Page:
Devolution in federal and state responsibilities is unlikely to be effective, or enduring, without dealing with the issue of general-purpose government capacity at local and regional levels to carry the burden, in a manner that is democratically accountable. Regional institutions cannot be further developed without a constructive debate about their political legitimacy, including dealing with the political reality of existing local government. The opportunities for meaningful reform are limited unless the strengthening of local and regional governance is accompanied by a strengthening of local and regional democracy.
A second key lesson is that while the current reform environment holds positive opportunities for a new reconciliation of federalism and regionalism, it is not currently fashionable to build governance capacity by enlarging the size of the public sector, at any level. This is implicit in recent theories of ‘governance’ as Federalism, Regionalism and the Reshaping of Australian Governance approaches to societal decision-making in which governments steer, but no longer necessarily row; and in which a range of networked policy actors take responsibility for policy formulation and on-ground action – including privatised, contracting and not-for-profit organisations, as well as interest and community groups (see Weller 2000). Despite the appearance of being a large, cumbersome system, comparative analysis suggests that federalism can help deliver government that is relatively small (Twomey and Withers 2007). Just as importantly, these arguments accompany a period in which Australian governments have withdrawn from direct public investment in economic development, and tend to prefer to let the market decide, as demonstrated by Andrew Beer’s chapter. These trends raise important challenges for the task of strengthening local and regional capacity. Even if governance is now about partnerships, the facilities needed to develop and sustain effective partnerships are coming off an extremely low base. In short, if national and state governments intend to continue to put more back on to the community and onto business to ‘do it itself’, then without investment in some greater local-level governmental infrastructure to support this, the risks of policy failure are probably increasing rather than being reduced.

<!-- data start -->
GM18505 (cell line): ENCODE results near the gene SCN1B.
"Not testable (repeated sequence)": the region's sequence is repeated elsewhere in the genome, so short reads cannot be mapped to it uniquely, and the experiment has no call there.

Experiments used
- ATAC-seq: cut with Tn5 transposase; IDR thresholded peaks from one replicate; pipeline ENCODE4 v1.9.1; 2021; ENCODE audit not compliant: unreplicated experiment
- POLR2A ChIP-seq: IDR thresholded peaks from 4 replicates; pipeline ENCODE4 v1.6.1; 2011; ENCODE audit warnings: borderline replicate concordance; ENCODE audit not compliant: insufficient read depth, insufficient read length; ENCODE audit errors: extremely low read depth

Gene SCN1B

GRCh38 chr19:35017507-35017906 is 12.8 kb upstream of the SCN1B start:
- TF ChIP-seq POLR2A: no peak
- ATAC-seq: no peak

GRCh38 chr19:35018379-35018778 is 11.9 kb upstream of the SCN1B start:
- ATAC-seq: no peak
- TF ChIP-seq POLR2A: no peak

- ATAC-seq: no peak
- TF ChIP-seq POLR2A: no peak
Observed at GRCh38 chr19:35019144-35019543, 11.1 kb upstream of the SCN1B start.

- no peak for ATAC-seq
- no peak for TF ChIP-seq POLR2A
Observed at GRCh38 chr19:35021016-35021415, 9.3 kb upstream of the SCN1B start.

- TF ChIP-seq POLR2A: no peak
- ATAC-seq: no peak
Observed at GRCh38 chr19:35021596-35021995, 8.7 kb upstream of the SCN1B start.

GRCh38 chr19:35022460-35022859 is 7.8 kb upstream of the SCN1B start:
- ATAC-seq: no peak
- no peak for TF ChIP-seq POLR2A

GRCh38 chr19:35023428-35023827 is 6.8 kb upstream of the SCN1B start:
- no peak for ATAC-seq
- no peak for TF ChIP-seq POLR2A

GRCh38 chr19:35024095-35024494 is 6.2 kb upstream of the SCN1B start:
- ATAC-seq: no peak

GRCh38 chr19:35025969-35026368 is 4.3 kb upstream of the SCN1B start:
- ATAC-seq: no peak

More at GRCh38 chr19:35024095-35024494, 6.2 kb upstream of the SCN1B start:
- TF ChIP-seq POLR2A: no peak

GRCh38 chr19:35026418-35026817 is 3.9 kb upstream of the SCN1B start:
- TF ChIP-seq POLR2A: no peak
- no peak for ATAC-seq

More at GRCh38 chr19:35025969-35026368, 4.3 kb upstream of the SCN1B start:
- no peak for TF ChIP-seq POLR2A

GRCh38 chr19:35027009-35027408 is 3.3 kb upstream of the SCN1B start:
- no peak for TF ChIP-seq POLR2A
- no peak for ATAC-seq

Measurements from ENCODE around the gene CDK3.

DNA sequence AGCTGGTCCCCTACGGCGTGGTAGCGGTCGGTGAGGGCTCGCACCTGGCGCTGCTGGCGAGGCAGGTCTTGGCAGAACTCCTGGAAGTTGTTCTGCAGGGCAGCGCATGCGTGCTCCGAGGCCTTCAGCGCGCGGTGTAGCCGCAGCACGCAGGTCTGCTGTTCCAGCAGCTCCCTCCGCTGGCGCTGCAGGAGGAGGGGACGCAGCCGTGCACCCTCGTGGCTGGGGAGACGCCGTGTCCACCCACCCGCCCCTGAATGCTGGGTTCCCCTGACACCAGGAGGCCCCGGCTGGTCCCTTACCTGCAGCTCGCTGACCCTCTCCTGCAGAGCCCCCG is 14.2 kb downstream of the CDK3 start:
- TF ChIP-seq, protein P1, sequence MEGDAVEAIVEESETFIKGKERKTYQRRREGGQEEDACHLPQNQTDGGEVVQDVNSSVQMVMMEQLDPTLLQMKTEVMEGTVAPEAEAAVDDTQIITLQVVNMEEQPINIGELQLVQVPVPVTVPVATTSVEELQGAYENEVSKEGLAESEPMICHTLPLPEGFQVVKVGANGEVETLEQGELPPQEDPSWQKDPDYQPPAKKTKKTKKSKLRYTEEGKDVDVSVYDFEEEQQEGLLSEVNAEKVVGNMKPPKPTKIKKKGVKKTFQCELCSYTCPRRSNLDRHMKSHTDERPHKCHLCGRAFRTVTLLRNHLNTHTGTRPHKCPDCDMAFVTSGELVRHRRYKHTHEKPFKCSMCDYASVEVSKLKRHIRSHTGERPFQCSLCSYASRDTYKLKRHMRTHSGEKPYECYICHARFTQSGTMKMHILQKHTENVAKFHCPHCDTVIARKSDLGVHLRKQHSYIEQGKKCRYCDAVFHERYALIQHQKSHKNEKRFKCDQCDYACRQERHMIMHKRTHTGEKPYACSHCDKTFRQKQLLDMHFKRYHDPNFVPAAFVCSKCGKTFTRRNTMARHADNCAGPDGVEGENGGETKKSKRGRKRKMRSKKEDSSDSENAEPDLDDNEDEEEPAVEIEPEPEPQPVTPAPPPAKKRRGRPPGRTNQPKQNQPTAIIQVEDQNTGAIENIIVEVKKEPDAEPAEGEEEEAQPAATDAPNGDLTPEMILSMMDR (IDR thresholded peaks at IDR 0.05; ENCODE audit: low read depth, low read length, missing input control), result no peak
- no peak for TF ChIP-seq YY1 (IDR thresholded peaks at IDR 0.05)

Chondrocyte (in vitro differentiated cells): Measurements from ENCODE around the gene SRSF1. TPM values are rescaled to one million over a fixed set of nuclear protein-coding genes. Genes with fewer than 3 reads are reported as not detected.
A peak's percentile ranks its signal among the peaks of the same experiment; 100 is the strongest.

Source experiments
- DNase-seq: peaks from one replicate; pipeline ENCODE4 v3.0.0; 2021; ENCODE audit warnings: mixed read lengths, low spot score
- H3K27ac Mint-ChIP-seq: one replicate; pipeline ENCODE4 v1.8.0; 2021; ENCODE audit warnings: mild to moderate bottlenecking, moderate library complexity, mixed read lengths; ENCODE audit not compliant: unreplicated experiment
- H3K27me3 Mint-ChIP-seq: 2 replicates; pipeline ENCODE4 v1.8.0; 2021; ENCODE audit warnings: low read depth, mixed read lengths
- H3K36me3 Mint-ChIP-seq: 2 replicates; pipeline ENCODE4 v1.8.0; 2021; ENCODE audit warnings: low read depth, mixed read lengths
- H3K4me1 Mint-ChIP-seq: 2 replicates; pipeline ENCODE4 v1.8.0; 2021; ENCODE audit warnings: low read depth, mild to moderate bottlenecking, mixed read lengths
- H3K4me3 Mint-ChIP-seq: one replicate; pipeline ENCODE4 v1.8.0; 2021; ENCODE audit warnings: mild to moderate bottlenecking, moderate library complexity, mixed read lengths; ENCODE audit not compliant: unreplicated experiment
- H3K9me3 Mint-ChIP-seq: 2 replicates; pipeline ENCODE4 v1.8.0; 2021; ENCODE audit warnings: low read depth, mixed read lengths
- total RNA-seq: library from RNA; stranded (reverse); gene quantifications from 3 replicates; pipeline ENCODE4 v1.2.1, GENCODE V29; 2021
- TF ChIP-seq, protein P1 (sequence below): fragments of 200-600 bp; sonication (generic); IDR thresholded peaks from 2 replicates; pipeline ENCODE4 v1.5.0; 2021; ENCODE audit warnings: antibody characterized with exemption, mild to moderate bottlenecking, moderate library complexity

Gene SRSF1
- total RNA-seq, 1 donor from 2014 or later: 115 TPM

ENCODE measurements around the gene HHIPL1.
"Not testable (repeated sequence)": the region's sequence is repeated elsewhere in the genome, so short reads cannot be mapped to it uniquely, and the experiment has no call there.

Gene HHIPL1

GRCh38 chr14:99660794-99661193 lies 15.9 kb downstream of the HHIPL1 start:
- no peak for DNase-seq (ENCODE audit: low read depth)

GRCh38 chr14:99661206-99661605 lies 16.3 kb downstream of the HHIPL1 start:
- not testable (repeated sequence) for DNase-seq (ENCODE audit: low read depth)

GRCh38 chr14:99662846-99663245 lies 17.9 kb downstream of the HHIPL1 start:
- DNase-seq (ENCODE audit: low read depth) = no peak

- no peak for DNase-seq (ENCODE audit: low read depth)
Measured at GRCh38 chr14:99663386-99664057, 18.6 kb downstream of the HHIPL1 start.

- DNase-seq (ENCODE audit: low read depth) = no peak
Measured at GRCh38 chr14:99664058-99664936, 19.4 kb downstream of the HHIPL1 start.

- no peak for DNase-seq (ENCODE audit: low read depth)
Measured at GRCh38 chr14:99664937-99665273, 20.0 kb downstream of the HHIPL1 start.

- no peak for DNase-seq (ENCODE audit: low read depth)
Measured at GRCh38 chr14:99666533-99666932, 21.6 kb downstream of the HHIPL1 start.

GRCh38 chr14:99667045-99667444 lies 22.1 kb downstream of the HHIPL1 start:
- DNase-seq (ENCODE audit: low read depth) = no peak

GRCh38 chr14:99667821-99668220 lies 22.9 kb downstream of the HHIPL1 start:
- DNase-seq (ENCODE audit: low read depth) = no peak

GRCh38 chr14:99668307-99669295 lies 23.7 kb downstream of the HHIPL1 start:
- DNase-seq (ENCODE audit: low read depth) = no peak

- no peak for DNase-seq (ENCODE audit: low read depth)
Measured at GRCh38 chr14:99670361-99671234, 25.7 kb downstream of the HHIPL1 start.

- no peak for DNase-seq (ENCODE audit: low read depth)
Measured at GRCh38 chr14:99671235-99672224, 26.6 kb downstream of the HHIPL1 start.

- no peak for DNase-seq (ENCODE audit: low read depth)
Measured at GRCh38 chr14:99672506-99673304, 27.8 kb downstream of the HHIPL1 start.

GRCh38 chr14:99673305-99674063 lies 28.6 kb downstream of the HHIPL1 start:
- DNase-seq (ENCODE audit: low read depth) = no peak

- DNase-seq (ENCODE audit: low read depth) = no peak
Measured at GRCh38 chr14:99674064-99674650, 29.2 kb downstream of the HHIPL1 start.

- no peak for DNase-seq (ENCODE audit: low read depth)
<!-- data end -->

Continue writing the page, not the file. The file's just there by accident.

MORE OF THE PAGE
A third key lesson is the need for more productive debate about the problems and solutions inherent in the current federal system, both among experts and at a community level. As Gray and Brown (this volume) demonstrate, it is relatively easy to find evidence that citizens have problems with the existing system. It is more complex to identify the basis for differing views, and to reconcile these with historical experiences and institutional design principles in order to identify potential common ground for reform. There is every reason to be positive about the potential gains from reform of the federal system, to deliver more effective and responsive government both nationally and at the local and regional levels – and yet many of the arguments for reform continue to be presented negatively, as ‘whinges’ about the inadequacy of particular existing institutions. Painting federal governments as centralist, totalitarian or opportunistic ‘monsters’ does a disservice to many efforts of federal legislators and administrators to secure practical improvement in policy outcomes. It is similarly pointless to blame the State government of the day for ‘ignoring the regions’, as if today’s legislators and administrators should take moral responsibility for the complex history that has left most state government operating at such problematic scales. In the survey described in Gray and Brown (this volume), two-thirds of the NSW State government employees captured within the respondent group expressed a preference for a scenario consistent with abolition of State government. If state government employees are indeed as cognisant as this of the potential merits of change, it makes little sense to hold them culpable for their own current predicament. Similarly, at a larger level, it makes little sense for reform advocates to campaign for the abandonment of Federalism and Regionalism in Australia federalism in principle when, plainly, the opportunities for improvement in our system of governance relate less to whether the system is federal or unitary in nature, than how our federal experience has panned out in practice. There are strong reasons why federalism makes sense as a constitutional system for Australia, even if there are also strong reasons why that system should evolve, either incrementally or dramatically.